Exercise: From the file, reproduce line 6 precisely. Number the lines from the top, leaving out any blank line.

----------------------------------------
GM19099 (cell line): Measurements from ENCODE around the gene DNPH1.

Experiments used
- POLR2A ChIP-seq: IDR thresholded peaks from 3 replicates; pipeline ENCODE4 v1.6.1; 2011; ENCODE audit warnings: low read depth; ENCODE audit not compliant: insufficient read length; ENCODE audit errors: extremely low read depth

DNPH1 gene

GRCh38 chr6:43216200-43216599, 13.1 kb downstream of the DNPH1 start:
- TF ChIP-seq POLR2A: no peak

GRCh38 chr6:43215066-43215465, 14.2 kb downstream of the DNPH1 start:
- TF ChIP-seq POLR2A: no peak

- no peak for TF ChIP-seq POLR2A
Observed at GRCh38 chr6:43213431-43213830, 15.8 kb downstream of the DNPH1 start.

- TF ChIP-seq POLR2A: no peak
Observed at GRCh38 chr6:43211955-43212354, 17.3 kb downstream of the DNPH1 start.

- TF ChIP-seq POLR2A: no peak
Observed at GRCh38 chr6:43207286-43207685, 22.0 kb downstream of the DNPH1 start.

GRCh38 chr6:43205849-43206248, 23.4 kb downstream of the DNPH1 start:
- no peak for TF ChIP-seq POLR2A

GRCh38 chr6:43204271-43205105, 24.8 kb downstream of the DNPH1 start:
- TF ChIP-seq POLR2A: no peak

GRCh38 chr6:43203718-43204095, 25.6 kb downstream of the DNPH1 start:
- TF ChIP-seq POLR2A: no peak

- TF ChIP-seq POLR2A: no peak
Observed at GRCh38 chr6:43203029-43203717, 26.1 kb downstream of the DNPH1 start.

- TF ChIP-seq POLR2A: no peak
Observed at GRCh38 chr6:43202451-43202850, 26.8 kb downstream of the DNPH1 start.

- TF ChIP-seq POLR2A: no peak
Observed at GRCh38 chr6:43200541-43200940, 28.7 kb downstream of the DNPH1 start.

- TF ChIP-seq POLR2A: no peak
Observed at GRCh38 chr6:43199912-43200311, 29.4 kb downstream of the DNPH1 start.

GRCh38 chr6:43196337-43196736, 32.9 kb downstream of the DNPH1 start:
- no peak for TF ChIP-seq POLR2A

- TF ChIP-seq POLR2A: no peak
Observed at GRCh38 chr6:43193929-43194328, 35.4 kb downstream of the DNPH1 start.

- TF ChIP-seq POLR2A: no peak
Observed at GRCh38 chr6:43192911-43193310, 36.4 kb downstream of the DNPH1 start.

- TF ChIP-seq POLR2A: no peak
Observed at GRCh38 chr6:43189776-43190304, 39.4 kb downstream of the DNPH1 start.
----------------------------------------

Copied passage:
- TF ChIP-seq POLR2A: no peak